When economic and political conditions in the US become uncertain, it looks respectable, even far-seeing for Canadian governments to dust off Pierre Trudeau’s 1970’s “Third Way.”
Last week, Stephen Harper visited Brazil and Honduras and talked up trade diversification globally and stay-the-course fundamentals at home. This weekend, the Premier of Ontario Dalton McGuinty promised that he’ll double the number of premier-led international trade missions if he’s re-elected.
The Harper government is in active negotiations with the EU and India and is reported to be gearing up to pursue some fifty bilateral trade deals globally. The only doubts that have been raised about this priority have been about its sticking power. Looking for new friends and influence is uncritically accepted. The Globe and Mail portrayed this multi-directional approach in imperative terms.
“The Prime Minister, eager to diversify Canada’s trade away from the ailing U.S. economy, is on a four-country Latin American tour to open doors for Canadian businesses.”
Click on: www.theglobeandmail.com/news/politics/harper-reopens-free-trade-with-costa-rica-offers-security-aid/article2126105/
How can you quarrel with that? Are two political animals as different as Dalton McGuinty and Stephen Harper chasing a small idea? Yes.
As a platitude, it’s fine. Keeping public servants busy “thickening” relations around the world and the rest of us reading about expanding world trade beats protectionist alternatives lurking below the surface.
Risk mitigation activities often make sense. There’s nothing wrong with Russian capitalists and Saudi Princes swelling Swiss bank accounts. But let’s not dignify the “Third Way” as problem-solving.
Trade missions to new markets do not solve basic economic problems. Furthermore, addressing Canada’s fundamental competitive problems—lagging productivity, innovation and entrepreneurship—without regard to the fate of the United States is futile economically and rather cowardly.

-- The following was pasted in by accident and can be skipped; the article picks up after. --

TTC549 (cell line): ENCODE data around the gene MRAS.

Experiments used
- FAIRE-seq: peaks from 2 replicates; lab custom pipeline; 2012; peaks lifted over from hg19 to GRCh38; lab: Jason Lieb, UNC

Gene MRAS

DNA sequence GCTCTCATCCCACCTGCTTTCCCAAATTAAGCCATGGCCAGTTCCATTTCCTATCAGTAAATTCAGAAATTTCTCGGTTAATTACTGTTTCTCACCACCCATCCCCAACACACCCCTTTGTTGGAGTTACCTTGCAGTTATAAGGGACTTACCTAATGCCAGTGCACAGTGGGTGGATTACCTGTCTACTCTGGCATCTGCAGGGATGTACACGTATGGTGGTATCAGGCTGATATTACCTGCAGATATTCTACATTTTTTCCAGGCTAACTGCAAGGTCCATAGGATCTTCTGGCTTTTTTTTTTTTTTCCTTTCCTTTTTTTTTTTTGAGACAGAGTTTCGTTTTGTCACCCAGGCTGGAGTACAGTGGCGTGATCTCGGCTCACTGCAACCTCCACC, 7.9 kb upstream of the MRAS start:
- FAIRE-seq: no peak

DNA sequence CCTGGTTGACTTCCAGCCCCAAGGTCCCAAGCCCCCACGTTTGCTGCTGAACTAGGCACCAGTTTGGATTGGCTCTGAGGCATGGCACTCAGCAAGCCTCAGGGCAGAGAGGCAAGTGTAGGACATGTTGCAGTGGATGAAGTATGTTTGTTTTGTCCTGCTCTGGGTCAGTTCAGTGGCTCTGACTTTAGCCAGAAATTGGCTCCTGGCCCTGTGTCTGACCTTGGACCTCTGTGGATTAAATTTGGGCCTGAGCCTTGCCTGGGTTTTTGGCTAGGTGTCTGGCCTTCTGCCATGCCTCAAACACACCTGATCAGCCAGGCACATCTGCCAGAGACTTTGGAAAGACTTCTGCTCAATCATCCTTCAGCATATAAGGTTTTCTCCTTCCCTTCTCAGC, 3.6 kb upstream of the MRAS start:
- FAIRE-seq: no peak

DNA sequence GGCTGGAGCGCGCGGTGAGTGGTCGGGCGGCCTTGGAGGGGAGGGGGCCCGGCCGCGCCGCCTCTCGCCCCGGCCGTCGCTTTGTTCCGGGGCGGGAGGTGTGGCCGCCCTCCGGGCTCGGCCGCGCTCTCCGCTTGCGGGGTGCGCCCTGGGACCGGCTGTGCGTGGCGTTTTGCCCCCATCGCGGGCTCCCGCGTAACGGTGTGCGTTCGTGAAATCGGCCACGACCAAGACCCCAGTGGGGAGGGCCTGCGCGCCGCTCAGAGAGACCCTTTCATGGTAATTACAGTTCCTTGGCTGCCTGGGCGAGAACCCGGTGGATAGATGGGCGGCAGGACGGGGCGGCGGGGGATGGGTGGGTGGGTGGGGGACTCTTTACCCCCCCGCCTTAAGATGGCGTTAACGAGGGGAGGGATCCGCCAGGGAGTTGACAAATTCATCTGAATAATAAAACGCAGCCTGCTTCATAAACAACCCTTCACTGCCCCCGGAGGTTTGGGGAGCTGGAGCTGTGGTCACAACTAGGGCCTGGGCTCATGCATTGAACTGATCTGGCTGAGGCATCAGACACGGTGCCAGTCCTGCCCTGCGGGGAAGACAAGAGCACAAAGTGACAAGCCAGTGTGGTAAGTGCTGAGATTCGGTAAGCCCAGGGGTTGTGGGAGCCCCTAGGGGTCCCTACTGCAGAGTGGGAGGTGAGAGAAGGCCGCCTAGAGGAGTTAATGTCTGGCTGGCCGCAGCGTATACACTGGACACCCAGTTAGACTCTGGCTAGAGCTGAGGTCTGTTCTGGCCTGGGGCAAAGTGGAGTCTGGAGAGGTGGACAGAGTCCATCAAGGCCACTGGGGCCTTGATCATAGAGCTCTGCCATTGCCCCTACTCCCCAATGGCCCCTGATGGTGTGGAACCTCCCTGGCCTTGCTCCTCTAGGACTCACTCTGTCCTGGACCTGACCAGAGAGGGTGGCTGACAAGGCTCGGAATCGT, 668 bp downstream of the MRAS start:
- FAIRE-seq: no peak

The impetus for this “let’s-grow-somewhere-else” commercial strategy has proven, time and again, to be false. The United States is ailing, but it isn’t waning as a market or as an advanced economy.
It is experiencing a painfully slow recovery and is bitterly torn about how to resume sustained growth. Nevertheless, its productivity as a manufacturer and as a generator of high income jobs leads most of its competitors. Indeed, America’s productivity per worker is consistently 20% to 25% greater than Canada’s.
The US government has no grand government strategy to escape the North American market. Nevertheless, it’s beating Canada on the ground as a trade diversifier. Last year, according to The Economist’s Pocket World in Figures, 5.6% of US exports went to China. Despite Canada’s fabulous resource advantages and longstanding determination to broaden its trade relations, only 2.3% of Canadian and only .04% of Ontario exports went to China.
Last year, 77.7% of Canada’s and 78.8% of Ontario’s export of goods went to the US. Only a 1 or 2% decrease in the value of that market would wipe out a doubling of Canadian sales in South America. A 50% increase in sales to Western Europe (a heroic assumption) wouldn’t offset that shortfall either.
Canada and the United States both champion free trade and can compete internationally. Nevertheless, their high value sectors are already significantly integrated and their prospects internationally are significantly bound up in how well they perform as one open economy.
Trade diversification—that is, trading a little less next door and relatively a little more elsewhere—may be a long-term outcome of globalization. But, it will most likely succeed for Canada as a North American partnership.
Globalization should bring Canada and the United States closer together. Scurrying around the world is no substitute for political leadership to break down barriers in North America caused by nationalist politics in North America.